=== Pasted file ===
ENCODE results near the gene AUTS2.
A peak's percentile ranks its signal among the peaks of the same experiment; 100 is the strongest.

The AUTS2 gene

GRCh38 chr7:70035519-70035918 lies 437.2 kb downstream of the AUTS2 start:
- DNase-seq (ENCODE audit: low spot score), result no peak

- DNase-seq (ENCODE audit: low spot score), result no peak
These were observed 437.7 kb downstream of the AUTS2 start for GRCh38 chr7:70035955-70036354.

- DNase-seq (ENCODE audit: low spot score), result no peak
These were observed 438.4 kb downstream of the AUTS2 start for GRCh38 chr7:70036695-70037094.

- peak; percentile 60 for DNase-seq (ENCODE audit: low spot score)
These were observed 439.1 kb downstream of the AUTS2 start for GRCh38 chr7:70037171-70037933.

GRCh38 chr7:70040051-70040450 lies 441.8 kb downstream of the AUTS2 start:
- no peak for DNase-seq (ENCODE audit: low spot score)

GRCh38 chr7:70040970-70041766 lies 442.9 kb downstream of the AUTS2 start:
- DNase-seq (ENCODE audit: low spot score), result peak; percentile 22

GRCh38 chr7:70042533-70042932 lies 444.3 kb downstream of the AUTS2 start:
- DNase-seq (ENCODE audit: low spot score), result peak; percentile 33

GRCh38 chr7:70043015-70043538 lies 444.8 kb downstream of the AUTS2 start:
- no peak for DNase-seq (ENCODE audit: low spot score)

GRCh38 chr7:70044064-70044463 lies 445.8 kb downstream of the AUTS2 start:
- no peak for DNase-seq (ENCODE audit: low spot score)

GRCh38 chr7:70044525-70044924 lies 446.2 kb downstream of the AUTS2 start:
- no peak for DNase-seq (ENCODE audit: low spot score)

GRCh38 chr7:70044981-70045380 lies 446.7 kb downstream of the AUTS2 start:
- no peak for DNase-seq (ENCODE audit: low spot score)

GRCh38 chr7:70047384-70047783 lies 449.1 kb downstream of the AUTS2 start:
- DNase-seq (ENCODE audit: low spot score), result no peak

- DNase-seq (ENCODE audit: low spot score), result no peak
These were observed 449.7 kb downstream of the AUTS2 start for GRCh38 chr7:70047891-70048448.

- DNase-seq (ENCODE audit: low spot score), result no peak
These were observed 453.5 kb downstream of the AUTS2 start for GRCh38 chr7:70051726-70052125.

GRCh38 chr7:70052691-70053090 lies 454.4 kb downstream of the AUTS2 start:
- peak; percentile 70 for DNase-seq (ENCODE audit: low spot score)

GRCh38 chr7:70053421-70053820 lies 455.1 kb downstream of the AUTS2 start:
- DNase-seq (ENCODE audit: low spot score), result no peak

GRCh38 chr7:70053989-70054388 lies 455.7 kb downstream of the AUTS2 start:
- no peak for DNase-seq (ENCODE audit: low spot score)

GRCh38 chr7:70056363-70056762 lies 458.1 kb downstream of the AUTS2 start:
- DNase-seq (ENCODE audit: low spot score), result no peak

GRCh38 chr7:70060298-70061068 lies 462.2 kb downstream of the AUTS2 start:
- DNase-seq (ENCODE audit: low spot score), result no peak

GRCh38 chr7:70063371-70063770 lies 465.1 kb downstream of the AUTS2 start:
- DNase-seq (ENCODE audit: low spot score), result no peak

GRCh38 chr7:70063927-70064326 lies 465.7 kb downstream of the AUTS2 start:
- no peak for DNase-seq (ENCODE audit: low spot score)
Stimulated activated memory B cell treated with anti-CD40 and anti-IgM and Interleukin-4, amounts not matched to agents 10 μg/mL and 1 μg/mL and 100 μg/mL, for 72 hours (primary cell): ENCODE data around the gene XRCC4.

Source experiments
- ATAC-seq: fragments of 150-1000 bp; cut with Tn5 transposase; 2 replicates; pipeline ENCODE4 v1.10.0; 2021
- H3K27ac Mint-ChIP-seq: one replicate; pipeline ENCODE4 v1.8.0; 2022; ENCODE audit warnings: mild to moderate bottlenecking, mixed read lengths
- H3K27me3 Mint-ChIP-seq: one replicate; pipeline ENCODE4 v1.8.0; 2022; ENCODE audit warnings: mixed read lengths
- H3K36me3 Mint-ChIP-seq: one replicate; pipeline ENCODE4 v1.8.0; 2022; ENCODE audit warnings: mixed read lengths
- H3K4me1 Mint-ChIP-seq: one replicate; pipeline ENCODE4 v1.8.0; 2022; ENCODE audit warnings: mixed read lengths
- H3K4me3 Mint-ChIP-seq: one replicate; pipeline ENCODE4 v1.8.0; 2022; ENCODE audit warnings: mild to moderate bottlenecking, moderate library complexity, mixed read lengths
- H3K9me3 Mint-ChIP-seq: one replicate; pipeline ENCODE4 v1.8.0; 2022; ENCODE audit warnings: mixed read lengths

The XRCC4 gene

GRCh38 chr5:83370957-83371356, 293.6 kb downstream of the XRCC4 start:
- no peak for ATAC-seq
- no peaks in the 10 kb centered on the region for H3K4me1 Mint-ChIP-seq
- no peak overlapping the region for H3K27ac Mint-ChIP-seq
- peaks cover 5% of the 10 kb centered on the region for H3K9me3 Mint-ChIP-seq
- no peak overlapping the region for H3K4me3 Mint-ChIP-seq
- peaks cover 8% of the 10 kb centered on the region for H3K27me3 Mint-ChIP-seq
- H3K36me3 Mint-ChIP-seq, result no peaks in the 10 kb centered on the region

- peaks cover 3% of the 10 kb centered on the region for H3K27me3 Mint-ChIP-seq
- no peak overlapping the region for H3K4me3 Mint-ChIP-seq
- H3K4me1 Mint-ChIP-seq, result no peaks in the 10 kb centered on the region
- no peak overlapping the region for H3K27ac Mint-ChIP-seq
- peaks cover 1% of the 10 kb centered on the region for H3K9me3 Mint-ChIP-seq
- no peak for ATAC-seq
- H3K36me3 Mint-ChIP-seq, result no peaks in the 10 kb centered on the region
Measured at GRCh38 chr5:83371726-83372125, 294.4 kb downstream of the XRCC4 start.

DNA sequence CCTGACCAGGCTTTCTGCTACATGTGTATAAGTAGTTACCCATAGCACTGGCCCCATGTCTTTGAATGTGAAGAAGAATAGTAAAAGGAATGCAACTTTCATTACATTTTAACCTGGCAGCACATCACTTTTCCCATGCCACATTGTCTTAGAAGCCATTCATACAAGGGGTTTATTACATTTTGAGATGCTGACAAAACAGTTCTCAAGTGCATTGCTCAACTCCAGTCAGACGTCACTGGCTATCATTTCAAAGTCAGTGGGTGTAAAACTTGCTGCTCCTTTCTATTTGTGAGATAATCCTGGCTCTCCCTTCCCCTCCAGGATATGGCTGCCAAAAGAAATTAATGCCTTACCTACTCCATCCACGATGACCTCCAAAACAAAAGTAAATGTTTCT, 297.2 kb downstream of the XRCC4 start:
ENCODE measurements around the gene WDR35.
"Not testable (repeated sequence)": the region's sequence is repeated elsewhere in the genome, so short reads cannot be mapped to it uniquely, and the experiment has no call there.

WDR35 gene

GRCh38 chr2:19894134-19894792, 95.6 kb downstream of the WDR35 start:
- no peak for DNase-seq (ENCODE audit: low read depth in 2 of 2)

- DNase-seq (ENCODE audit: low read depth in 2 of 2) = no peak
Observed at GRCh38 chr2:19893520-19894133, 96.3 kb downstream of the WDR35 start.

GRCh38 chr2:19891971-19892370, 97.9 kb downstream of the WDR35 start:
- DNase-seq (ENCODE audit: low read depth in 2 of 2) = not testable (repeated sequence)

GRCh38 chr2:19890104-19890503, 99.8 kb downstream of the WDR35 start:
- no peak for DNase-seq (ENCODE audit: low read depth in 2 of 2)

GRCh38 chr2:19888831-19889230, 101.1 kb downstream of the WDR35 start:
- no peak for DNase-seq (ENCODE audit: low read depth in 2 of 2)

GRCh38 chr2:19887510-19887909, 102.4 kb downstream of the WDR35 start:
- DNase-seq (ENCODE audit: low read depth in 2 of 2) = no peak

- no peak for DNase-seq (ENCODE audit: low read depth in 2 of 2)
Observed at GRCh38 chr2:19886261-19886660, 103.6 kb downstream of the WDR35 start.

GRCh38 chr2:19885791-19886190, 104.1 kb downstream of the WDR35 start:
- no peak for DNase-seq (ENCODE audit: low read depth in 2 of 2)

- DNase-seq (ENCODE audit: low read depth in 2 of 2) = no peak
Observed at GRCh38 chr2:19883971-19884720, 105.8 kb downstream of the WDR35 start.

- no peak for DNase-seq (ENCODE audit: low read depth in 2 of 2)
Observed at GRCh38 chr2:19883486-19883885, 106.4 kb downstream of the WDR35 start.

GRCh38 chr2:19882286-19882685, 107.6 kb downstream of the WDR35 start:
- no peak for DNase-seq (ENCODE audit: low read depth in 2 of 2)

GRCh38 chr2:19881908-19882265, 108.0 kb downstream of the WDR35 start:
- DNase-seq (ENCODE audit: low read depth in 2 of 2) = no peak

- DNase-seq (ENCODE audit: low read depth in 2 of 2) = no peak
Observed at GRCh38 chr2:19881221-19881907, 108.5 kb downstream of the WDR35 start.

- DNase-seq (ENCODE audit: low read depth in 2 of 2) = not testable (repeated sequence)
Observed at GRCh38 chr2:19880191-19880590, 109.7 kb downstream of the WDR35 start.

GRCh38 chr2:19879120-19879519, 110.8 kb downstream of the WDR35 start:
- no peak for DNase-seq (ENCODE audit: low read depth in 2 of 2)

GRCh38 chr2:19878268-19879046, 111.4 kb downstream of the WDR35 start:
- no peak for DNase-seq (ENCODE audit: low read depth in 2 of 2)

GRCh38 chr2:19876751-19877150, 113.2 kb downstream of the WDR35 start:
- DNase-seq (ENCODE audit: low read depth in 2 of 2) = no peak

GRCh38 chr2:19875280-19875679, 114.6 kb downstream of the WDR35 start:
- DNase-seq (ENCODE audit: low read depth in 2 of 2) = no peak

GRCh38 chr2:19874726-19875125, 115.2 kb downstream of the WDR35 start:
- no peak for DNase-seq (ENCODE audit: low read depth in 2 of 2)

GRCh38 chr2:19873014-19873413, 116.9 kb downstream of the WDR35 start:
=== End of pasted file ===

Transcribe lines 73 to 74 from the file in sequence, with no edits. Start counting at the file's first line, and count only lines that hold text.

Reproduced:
ENCODE measurements around the gene WDR35.
"Not testable (repeated sequence)": the region's sequence is repeated elsewhere in the genome, so short reads cannot be mapped to it uniquely, and the experiment has no call there.